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USDA Certified Organic: 28 Years of Changing Consumer Preferences

August 21, 2018

Since the passage of the Organic Foods Production Act of 1990 (OFPA), the U.S. Department of Agriculture (USDA) has had the authority to promulgate regulations that certify certain food production as ‘organic.’ These regulations were meant to make sure that organic farms wishing to certify their products as organic “must demonstrate that they are protecting natural resources, conserving biodiversity, and using only approved substances.”[1] As of 2016, over 5 million acres of farmland are certified organic by the USDA (about equally split between rangeland and crop land).[2] Furthermore, Organic product sales topped $49 billion in 2017.[3] Even though the amount of organic farmland is still less than 1% of total farm acreage in the U.S. (>900 million), organic products represent over 12% of the market value of agricultural products.[4] Over the last 28 years, USDA organic certification has not only changed farming practices, but it has also greatly affected consumer habits, subsequent regulation, and even, questionably, consumer health.

The organic movement may have started in Europe, but the popularity of organic products is widespread throughout the U.S. A 2014 poll found that 45% of Americans actively seek out organic options when purchasing food.[5] Additionally, a 2016 poll found that 68% of U.S. adults had purchased organic food within the previous month, and that 40% of that same group said most of the food they ate was organic.[6] The consuming public prefers these products at the register even though, on average, organic products are 47% more expensive than their conventional counterparts.[7] USDA organic certification can not only increase the price one can charge for their crop but can also increase demand, yet why are consumers willing to pay this premium? A study found that three main factors positively influence consumers to buy organic food: health, consumers bought organic food as an investment in positive health outcomes; availability, as organic products were carried at more ‘conventional’ supermarkets the likelihood of a consumer buying organic grew; and education, consumers with higher education were more likely to buy organic food.[8] Also, people studied were more satisfied after eating organic food, even though they thought it was more expensive.[9] Similarly, another study surveying research in the area found that the main factor driving organic consumers was health benefits followed by taste, environmental concerns, food safety, animal welfare, and a variety of other lesser factors.[10]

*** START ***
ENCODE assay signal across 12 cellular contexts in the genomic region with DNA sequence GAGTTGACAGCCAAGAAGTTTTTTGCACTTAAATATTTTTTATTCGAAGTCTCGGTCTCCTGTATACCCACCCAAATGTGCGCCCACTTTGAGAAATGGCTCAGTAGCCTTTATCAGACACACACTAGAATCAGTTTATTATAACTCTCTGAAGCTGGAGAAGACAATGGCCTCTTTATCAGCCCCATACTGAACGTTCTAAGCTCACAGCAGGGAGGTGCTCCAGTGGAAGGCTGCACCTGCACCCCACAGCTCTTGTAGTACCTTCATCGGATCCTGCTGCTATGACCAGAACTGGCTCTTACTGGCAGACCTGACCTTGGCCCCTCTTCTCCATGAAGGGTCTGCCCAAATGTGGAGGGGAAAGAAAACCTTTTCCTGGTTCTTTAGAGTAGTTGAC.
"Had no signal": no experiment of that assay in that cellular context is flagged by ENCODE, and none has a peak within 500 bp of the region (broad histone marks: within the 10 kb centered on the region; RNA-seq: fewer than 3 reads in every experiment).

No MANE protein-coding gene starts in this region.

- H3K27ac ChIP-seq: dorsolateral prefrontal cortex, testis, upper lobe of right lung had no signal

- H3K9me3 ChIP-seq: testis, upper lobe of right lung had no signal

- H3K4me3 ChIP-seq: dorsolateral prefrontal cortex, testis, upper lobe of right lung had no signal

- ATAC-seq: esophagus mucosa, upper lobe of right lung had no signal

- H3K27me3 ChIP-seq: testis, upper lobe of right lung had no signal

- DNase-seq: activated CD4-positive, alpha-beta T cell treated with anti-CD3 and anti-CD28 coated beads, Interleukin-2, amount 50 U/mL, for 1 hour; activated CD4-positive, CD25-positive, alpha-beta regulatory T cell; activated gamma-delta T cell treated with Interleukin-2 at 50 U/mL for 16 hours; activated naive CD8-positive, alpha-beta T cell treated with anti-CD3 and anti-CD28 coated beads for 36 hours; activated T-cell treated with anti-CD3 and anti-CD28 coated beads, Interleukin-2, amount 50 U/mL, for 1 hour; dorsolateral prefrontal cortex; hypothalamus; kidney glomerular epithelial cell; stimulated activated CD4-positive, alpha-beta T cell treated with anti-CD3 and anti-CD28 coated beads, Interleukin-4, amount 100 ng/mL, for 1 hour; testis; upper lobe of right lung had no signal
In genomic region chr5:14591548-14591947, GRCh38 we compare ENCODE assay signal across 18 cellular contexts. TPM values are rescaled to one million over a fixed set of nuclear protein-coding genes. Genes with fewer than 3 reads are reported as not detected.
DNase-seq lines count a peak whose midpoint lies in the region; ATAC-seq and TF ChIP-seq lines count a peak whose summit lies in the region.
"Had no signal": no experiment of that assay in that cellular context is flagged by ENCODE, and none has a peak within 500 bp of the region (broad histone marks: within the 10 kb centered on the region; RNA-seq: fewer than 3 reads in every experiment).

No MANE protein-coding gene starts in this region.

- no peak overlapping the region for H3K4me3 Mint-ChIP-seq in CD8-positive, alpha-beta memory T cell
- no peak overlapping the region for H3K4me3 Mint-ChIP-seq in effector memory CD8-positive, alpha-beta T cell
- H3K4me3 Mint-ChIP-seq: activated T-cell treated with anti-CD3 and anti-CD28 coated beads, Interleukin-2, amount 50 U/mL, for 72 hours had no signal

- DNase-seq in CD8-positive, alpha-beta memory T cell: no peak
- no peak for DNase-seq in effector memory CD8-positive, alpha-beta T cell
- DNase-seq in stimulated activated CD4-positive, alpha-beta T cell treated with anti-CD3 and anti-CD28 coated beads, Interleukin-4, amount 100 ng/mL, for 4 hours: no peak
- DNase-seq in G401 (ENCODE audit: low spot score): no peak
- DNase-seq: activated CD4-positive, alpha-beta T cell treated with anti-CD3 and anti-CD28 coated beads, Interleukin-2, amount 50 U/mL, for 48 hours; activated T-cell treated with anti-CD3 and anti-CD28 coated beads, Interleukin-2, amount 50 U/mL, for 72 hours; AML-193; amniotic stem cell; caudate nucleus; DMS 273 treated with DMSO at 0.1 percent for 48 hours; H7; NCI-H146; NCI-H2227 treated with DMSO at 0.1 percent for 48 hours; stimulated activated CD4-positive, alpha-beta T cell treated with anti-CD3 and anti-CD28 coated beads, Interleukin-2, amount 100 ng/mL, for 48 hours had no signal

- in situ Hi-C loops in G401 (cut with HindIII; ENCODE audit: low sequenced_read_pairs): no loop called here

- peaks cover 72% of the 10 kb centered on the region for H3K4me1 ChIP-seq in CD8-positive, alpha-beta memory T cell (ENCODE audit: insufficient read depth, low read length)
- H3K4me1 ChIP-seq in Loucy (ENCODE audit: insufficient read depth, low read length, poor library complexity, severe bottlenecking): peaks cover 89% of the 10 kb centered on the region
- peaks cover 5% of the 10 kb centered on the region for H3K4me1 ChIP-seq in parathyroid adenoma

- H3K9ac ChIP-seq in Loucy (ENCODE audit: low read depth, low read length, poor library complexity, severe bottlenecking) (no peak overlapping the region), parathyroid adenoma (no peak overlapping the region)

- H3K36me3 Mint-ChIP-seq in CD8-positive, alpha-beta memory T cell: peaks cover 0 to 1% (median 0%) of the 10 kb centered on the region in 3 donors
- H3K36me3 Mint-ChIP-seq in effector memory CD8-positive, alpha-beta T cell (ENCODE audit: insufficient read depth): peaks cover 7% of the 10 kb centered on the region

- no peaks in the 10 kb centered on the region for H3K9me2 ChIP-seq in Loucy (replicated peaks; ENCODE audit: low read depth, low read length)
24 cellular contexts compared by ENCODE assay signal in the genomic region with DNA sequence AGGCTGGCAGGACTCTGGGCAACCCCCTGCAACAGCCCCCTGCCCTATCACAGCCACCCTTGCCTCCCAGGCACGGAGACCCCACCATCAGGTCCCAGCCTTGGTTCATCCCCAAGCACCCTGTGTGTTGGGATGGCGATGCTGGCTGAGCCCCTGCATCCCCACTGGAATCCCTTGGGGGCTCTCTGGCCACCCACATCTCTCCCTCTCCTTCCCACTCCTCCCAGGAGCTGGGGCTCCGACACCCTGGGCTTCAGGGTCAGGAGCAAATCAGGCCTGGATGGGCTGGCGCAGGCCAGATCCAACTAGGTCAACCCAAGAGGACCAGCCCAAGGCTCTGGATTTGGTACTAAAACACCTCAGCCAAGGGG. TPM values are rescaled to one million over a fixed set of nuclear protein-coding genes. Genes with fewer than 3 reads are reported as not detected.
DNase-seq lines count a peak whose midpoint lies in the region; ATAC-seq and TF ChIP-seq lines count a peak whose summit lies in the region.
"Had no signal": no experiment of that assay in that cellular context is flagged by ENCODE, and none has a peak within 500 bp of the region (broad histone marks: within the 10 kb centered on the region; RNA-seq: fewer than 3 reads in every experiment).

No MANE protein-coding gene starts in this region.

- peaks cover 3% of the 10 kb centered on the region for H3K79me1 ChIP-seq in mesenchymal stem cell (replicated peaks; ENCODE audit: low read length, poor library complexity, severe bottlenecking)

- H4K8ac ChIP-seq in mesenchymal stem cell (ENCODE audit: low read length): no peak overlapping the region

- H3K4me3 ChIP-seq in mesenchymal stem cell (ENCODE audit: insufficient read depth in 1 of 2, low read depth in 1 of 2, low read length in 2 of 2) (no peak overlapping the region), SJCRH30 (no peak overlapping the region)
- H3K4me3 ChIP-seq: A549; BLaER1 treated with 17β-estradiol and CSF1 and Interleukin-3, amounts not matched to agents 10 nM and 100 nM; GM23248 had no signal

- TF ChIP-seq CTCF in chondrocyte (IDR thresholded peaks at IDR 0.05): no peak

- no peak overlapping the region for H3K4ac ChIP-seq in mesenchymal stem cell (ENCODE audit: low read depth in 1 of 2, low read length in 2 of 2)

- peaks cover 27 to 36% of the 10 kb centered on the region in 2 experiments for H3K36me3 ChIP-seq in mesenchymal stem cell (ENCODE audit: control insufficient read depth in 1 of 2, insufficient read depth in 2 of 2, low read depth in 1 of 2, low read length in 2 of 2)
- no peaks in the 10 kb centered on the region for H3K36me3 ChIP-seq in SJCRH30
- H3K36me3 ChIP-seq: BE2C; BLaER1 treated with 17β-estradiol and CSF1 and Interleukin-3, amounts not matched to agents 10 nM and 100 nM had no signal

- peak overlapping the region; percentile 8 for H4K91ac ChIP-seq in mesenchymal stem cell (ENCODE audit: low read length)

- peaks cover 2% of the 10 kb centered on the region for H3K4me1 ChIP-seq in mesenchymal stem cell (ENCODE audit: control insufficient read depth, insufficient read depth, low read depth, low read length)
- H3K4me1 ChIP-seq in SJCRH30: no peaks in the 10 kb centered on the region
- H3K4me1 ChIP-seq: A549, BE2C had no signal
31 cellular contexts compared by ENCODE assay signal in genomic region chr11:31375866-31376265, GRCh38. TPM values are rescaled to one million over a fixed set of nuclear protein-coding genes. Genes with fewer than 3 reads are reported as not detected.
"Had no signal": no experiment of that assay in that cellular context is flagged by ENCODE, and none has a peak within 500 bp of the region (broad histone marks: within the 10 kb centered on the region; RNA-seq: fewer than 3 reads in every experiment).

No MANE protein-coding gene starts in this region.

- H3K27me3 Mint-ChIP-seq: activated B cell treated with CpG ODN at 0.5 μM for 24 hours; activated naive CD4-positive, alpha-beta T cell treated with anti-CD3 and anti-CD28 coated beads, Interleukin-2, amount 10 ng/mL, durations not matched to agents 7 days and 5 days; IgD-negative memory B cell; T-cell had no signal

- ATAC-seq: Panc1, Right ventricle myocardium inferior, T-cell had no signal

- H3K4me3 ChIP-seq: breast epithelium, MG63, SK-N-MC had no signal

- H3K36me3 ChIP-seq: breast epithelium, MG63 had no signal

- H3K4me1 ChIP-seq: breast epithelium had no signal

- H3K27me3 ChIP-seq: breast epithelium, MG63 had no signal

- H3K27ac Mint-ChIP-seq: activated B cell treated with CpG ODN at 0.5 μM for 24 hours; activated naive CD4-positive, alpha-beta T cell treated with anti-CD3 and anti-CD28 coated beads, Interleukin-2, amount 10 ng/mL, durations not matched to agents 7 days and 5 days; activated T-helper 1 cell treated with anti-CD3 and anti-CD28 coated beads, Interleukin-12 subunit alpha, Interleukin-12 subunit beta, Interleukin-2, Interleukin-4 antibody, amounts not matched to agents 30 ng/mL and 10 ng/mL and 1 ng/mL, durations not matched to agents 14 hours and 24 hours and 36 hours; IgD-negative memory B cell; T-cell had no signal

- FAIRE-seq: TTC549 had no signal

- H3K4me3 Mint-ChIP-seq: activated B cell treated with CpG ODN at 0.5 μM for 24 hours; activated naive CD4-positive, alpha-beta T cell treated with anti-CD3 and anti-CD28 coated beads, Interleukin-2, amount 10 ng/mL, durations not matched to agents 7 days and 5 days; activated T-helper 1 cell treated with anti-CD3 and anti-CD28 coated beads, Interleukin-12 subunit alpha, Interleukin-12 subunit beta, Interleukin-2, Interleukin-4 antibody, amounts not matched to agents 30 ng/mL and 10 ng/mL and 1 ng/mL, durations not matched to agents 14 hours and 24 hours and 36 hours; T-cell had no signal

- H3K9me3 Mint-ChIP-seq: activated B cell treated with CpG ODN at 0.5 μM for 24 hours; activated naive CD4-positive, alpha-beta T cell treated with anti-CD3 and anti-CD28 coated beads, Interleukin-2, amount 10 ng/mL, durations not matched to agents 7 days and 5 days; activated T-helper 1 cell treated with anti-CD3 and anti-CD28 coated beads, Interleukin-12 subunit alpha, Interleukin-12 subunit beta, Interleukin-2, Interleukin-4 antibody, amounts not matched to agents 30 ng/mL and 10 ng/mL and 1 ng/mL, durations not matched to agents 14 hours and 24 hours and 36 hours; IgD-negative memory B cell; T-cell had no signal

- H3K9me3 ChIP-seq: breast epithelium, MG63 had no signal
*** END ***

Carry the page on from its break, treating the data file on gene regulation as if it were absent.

Image: U.S. adult produce purchasing habits Source: Pew Research CenterImage: U.S. adult produce purchasing habits Source: Pew Research Center

Many consumers pay a premium for food certified as organic due to health concerns, yet there is uncertainty among the scientific community as to the health benefits of organic food when compared to food produced through ‘traditional’ methods.[11] A review of 12 health studies found that a majority of this research had “no evidence of differences in nutrition-related health outcomes that result from exposure to organic or conventionally produced foodstuffs,” and the study concluded that there was a lack of evidence to substantiate any finding that there was a nutritional-benefit from organically produced food products.[12] However, other studies testing organic crops that also use less pesticides (something not true of all organic production) have found higher nutrient levels, which scientists suspect is linked to the lower pesticide use.[13] Even if there is scientific controversy over whether there are health benefits associated with organic food, a majority of Americans believe that organic crops provide some health benefits that other conventional food products do not.[14]

However, some groups argue that continued organic growth as a proportion of food production is not sustainable for the environment. With rising population and a subsequent need for more food, organic growing may require too much acreage. The standards set by the USDA require certain practices that are inefficient, and that loss of efficiency may prove fatal to global food systems, especially given the decline in arable land.[15] However, as the world continues to battle growing starvation, organic production may become less and less justifiable.

Image: Trends in organic food sales Source: USDAImage: Trends in organic food sales Source: USDA